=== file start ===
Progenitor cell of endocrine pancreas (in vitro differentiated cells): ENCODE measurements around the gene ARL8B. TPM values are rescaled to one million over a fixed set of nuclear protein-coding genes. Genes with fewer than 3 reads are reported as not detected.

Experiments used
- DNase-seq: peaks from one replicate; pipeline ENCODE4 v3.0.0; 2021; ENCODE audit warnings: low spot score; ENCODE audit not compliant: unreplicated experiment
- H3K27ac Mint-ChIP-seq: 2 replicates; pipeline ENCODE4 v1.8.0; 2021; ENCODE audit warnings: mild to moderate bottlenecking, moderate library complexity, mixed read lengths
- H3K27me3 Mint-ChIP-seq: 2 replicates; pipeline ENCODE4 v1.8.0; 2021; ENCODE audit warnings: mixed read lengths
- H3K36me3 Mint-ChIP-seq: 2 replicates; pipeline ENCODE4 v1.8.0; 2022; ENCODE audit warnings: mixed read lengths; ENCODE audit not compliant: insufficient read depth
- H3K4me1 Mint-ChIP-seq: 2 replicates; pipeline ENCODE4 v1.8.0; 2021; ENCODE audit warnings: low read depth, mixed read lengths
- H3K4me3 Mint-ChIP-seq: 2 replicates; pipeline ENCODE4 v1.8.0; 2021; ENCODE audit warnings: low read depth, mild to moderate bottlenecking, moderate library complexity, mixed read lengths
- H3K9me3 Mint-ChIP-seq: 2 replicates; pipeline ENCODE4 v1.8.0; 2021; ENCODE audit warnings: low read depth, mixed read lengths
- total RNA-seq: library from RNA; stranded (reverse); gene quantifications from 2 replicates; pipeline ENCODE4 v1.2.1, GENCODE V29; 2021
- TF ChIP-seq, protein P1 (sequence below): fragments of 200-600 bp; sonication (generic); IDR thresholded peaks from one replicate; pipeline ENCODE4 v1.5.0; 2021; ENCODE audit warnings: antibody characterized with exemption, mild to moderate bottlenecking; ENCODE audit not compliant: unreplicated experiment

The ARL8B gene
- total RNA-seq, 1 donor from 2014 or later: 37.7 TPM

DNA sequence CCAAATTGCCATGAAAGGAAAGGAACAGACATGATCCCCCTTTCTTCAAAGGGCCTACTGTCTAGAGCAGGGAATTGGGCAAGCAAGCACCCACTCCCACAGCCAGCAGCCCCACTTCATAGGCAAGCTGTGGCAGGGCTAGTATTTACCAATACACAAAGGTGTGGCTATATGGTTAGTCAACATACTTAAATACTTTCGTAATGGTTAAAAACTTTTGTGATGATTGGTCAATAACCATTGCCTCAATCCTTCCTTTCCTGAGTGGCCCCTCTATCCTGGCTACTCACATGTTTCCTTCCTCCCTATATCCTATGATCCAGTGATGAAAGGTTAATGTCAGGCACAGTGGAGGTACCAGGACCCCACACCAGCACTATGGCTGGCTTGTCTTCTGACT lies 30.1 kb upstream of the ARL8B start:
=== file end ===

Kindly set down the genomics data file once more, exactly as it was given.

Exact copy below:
Progenitor cell of endocrine pancreas (in vitro differentiated cells): ENCODE measurements around the gene ARL8B. TPM values are rescaled to one million over a fixed set of nuclear protein-coding genes. Genes with fewer than 3 reads are reported as not detected.

Experiments used
- DNase-seq: peaks from one replicate; pipeline ENCODE4 v3.0.0; 2021; ENCODE audit warnings: low spot score; ENCODE audit not compliant: unreplicated experiment
- H3K27ac Mint-ChIP-seq: 2 replicates; pipeline ENCODE4 v1.8.0; 2021; ENCODE audit warnings: mild to moderate bottlenecking, moderate library complexity, mixed read lengths
- H3K27me3 Mint-ChIP-seq: 2 replicates; pipeline ENCODE4 v1.8.0; 2021; ENCODE audit warnings: mixed read lengths
- H3K36me3 Mint-ChIP-seq: 2 replicates; pipeline ENCODE4 v1.8.0; 2022; ENCODE audit warnings: mixed read lengths; ENCODE audit not compliant: insufficient read depth
- H3K4me1 Mint-ChIP-seq: 2 replicates; pipeline ENCODE4 v1.8.0; 2021; ENCODE audit warnings: low read depth, mixed read lengths
- H3K4me3 Mint-ChIP-seq: 2 replicates; pipeline ENCODE4 v1.8.0; 2021; ENCODE audit warnings: low read depth, mild to moderate bottlenecking, moderate library complexity, mixed read lengths
- H3K9me3 Mint-ChIP-seq: 2 replicates; pipeline ENCODE4 v1.8.0; 2021; ENCODE audit warnings: low read depth, mixed read lengths
- total RNA-seq: library from RNA; stranded (reverse); gene quantifications from 2 replicates; pipeline ENCODE4 v1.2.1, GENCODE V29; 2021
- TF ChIP-seq, protein P1 (sequence below): fragments of 200-600 bp; sonication (generic); IDR thresholded peaks from one replicate; pipeline ENCODE4 v1.5.0; 2021; ENCODE audit warnings: antibody characterized with exemption, mild to moderate bottlenecking; ENCODE audit not compliant: unreplicated experiment

The ARL8B gene
- total RNA-seq, 1 donor from 2014 or later: 37.7 TPM

DNA sequence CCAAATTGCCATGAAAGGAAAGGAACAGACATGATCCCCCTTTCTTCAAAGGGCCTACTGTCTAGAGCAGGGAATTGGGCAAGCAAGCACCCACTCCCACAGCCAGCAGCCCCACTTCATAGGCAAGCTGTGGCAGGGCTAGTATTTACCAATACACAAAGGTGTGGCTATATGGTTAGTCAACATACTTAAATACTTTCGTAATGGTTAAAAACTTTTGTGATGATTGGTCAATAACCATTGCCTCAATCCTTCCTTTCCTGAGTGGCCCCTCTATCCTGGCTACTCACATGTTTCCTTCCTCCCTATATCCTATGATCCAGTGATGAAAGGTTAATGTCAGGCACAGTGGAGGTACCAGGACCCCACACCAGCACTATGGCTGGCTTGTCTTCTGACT lies 30.1 kb upstream of the ARL8B start: